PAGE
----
Can Hollywood dismantle its own systemic problems of routine sexual harassment? That’s been at least one of the questions brought up by the #MeToo revelations of the past year; however, discussions about the movie and TV industry’s complicity have largely been overshadowed by hand-wringing about whether straight men and women can continue to work together given that women are just so darn harassable. Both Variety and The Hollywood Reporter recently published pieces exploring the #MeToo’s impact on television writers’ rooms. Both articles were accompanied by illustrations featuring a lone woman writer (one of them sporting a biohazard suit) slumped over a laptop in a dark room surrounded by the shadows of nefarious men.
(Variety’s illustration took “representation matters” to heart and included a Black male writer in the room, despite the fact that Black writers make up less than 5 percent of writing staffs—but okay, sure, when we’re talking about sexual harassment in the workplace, let’s draw in a Black dude.) And neither could avoid mentioning the lawsuit that cemented writers’ rooms as exempt from language and behavior that would be verboten anywhere else.
The 2004 lawsuit brought by a writer’s assistant on Friends was the first of its kind, leveled against the producers of a show whose writing team was consistently very white and male even with co-executive producer and creator Marta Kauffman at the helm and a handful of women writers throughout its time on air. Before streaming services and DVRs, the friendly sitcom’s decade-long run brought butts to couches and headlined NBC’s “Must-See TV” programming. Fans were deeply invested in the white lives of the Central Perk squad: Were Ross (David Schwimmer) and Rachel (Jennifer Aniston) really on a break? What will Chandler (Matthew Perry) be sarcastic about next? Could Monica (Courteney Cox) be any more type A? How you doin’?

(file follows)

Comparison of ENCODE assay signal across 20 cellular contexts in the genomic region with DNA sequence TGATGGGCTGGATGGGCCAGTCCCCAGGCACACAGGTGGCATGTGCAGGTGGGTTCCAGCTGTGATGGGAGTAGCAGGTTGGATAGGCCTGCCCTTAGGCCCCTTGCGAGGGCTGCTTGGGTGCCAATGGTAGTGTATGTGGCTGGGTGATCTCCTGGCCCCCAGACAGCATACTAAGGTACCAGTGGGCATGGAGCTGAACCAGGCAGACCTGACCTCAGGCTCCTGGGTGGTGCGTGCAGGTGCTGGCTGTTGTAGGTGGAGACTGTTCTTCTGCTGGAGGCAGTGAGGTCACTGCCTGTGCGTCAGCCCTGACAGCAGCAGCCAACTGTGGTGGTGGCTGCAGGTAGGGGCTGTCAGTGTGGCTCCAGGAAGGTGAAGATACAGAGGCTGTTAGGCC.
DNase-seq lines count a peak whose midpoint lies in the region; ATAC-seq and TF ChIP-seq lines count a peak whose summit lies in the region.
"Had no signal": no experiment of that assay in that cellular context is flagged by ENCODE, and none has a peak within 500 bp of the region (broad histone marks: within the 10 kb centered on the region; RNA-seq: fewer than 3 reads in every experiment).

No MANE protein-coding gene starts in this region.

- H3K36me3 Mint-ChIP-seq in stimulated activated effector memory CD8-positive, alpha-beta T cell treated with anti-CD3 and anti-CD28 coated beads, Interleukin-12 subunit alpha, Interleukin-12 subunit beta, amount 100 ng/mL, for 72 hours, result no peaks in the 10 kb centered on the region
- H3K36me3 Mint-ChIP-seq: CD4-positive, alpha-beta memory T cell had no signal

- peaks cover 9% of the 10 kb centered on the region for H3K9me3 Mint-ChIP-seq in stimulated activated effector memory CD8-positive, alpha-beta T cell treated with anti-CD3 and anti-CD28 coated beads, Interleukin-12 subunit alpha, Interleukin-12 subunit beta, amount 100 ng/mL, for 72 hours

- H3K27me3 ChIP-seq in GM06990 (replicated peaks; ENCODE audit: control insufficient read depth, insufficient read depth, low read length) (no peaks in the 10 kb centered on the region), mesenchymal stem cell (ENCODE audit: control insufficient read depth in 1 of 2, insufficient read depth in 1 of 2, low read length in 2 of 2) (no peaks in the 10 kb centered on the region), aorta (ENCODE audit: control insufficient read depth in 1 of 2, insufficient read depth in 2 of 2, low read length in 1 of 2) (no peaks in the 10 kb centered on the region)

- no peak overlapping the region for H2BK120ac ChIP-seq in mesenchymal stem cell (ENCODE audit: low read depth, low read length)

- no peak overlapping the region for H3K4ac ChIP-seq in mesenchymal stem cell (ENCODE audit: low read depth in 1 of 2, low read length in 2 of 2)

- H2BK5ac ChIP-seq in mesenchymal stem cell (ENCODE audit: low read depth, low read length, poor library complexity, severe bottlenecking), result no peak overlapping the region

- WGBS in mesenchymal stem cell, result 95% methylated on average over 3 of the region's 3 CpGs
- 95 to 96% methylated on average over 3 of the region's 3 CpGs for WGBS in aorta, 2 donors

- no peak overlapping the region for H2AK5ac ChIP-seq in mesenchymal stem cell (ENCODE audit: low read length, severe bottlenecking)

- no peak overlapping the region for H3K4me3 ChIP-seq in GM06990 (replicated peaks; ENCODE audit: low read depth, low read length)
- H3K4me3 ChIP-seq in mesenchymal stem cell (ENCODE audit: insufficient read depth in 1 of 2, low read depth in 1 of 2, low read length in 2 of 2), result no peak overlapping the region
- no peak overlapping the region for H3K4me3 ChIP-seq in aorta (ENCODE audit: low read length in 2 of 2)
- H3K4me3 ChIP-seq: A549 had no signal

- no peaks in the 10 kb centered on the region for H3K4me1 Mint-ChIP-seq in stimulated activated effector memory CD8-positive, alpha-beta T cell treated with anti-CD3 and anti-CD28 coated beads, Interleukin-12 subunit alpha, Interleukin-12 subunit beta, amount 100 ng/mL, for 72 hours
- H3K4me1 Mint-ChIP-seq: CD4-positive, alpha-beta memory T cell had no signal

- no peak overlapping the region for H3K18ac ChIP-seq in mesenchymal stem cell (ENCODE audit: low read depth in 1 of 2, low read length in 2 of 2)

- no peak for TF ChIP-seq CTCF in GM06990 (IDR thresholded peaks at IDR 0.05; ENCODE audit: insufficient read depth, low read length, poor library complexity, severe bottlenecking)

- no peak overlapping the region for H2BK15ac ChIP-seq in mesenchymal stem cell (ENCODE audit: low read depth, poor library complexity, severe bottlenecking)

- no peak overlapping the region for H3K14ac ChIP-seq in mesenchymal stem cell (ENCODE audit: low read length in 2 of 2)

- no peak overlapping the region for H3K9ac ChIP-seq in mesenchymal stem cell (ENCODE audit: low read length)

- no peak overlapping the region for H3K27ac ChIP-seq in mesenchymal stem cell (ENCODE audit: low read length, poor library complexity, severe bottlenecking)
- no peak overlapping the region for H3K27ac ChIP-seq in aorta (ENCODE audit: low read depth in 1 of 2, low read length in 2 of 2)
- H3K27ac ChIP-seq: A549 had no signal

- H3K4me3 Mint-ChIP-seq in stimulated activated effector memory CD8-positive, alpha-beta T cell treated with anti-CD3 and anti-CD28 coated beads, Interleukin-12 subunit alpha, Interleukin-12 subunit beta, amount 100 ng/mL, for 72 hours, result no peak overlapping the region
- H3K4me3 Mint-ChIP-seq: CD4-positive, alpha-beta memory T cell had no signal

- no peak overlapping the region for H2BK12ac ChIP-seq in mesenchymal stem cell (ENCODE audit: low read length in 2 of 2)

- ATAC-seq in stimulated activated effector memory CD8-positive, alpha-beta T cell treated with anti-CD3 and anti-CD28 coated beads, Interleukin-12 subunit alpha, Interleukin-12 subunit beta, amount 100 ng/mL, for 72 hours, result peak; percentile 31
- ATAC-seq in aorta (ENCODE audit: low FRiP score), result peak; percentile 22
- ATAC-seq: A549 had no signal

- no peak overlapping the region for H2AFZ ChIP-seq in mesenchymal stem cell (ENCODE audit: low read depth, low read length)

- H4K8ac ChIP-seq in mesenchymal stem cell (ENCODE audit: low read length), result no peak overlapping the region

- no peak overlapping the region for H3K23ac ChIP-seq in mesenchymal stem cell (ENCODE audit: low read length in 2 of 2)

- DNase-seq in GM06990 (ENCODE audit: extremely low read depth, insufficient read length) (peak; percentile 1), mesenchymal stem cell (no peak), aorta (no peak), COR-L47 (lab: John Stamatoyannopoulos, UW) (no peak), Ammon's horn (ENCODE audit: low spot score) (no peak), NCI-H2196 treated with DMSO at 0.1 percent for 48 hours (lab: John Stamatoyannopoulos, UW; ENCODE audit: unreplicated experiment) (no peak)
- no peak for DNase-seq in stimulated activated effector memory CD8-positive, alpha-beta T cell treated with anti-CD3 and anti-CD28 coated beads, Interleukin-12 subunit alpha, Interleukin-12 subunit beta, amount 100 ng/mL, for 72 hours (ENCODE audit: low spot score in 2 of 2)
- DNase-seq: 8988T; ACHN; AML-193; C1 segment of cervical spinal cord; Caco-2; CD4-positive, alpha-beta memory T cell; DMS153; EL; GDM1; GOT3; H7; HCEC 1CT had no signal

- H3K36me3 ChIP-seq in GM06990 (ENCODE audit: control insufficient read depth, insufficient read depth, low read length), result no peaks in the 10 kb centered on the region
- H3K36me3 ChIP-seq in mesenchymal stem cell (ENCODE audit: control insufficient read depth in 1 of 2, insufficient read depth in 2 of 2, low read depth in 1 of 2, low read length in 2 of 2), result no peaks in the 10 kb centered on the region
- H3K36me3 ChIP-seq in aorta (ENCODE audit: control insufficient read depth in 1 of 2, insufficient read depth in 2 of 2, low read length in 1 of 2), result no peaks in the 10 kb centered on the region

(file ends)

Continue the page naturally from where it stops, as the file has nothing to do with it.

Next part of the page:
Friends was a show unconcerned with social commentary or zeitgeist-y topics, and that was just fine: At a time where Seinfeld—a “show about nothing”—flourished, it felt like the 22-minute sitcom had no imperative to contribute anything more than a very layered hairstyle to the culture. Friends remains on our pop-culture radar nearly 15 years after its season finale, enjoying a second life in syndication and on Netflix. But its famous lawsuit has had a lesser-known impact on the world of TV writing. In 2002, writers’ assistant Amaani Lyle filed a lawsuit against the show’s production studio for workplace sexual harassment.
Lyle originally brought suit for wrongful termination and racial discrimination after she was let go in 1999 after only four months. But when it was dismissed, her lawyer found the sexually aggressive behavior in the writers’ room to be the basis for a sexual-harassment case. An assistant is the lowest position in a writers’ room; their main task is to take detailed notes as writers’ pitch and flesh out story ideas. Lyle, a Black woman, said in the lawsuit that she was forced to sit through lengthy discussions of some of the writers’ sex lives, as well as record “racist, sexist, and obscene” comments made by a largely male writing staff.